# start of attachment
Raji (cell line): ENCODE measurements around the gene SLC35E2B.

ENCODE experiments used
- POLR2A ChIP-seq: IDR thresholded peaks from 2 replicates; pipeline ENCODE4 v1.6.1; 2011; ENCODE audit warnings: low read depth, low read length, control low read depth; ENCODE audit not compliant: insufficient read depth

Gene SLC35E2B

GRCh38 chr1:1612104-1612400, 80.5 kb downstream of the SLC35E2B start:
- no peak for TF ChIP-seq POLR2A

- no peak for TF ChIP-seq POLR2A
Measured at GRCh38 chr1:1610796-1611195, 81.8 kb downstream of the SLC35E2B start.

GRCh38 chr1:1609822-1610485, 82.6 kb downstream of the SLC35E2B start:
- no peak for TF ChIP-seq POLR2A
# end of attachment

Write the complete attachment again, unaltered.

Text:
Raji (cell line): ENCODE measurements around the gene SLC35E2B.

ENCODE experiments used
- POLR2A ChIP-seq: IDR thresholded peaks from 2 replicates; pipeline ENCODE4 v1.6.1; 2011; ENCODE audit warnings: low read depth, low read length, control low read depth; ENCODE audit not compliant: insufficient read depth

Gene SLC35E2B

GRCh38 chr1:1612104-1612400, 80.5 kb downstream of the SLC35E2B start:
- no peak for TF ChIP-seq POLR2A

- no peak for TF ChIP-seq POLR2A
Measured at GRCh38 chr1:1610796-1611195, 81.8 kb downstream of the SLC35E2B start.

GRCh38 chr1:1609822-1610485, 82.6 kb downstream of the SLC35E2B start:
- no peak for TF ChIP-seq POLR2A